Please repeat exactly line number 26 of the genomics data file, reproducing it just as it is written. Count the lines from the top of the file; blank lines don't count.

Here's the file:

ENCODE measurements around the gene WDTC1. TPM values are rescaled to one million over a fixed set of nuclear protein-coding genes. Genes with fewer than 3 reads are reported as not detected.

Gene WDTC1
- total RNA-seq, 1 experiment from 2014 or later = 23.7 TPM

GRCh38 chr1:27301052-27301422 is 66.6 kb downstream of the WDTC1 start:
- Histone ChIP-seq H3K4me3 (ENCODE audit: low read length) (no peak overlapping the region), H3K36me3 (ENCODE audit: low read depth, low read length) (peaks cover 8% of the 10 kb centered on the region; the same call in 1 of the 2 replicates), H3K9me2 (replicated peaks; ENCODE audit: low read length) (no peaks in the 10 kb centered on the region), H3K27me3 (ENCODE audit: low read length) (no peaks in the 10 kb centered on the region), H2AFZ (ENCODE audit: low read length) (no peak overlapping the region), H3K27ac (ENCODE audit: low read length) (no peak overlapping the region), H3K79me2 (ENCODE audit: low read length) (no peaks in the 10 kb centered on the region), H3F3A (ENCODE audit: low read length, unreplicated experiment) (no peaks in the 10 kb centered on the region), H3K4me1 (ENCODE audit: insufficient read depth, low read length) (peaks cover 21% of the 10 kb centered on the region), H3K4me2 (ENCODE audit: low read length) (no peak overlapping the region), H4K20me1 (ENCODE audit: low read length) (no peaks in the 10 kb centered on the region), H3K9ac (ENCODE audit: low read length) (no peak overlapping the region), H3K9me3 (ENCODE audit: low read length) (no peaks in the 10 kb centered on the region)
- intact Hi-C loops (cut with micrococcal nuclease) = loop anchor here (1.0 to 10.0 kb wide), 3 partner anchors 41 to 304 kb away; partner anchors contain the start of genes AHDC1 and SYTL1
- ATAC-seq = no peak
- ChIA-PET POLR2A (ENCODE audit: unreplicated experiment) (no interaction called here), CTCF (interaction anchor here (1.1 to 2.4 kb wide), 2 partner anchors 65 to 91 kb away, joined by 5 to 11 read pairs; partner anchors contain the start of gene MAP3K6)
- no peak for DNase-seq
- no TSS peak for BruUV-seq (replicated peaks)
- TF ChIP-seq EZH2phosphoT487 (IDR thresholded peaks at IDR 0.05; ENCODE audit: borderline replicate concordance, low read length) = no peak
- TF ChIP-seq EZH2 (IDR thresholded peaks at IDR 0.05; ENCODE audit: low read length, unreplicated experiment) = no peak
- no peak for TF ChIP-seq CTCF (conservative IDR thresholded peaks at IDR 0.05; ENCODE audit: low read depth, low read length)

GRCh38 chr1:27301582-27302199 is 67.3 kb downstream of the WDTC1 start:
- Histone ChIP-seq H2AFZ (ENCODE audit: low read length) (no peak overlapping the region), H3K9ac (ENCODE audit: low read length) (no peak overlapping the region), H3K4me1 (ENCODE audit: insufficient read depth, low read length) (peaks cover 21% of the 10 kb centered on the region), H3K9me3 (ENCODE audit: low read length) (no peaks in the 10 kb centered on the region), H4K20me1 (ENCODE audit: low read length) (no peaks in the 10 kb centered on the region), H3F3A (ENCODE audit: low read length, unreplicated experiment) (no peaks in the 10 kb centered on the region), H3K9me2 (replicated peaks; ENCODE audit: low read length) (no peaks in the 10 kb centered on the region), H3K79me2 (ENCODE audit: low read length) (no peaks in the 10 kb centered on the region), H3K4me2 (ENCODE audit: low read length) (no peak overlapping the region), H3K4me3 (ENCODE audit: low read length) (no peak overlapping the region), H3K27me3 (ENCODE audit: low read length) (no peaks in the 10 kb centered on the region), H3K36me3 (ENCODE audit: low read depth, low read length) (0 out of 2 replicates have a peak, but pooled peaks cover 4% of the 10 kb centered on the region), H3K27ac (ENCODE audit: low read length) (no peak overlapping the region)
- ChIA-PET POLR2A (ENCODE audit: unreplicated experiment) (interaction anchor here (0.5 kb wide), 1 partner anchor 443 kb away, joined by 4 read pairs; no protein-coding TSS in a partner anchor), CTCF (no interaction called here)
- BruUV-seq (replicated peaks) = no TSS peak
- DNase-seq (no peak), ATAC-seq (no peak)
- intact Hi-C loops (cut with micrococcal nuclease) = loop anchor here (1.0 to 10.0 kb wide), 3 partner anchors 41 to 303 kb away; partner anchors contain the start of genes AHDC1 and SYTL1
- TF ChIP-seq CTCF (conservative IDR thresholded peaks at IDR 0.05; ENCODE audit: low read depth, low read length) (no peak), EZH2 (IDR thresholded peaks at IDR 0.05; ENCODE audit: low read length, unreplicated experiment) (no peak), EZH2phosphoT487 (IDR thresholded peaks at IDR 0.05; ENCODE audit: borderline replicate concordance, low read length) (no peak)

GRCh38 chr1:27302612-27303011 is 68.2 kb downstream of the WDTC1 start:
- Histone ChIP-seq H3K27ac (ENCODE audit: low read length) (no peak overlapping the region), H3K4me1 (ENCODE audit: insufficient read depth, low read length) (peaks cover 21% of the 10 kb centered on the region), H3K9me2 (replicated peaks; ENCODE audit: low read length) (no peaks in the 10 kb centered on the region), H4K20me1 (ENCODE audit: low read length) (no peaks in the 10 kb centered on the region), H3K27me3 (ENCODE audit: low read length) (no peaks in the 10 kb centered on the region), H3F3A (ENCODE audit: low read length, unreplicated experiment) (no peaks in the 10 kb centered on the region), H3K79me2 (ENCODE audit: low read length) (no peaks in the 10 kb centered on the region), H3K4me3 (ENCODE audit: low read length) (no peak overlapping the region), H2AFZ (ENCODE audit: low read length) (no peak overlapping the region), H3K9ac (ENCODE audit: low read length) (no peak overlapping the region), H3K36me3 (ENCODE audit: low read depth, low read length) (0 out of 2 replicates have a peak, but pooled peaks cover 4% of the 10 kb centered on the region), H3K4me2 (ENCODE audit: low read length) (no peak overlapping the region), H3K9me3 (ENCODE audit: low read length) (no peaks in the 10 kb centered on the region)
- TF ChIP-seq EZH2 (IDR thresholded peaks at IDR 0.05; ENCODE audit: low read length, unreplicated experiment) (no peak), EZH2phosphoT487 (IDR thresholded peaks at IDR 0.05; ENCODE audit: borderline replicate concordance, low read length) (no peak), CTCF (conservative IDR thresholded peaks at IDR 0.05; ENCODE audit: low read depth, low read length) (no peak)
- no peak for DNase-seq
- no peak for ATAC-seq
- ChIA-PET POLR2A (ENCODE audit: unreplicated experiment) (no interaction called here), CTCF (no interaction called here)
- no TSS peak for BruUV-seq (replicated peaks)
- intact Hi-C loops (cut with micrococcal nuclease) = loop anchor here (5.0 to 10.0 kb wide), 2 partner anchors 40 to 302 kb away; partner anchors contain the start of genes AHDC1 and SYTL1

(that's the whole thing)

- ChIA-PET POLR2A (ENCODE audit: unreplicated experiment) (no interaction called here), CTCF (no interaction called here)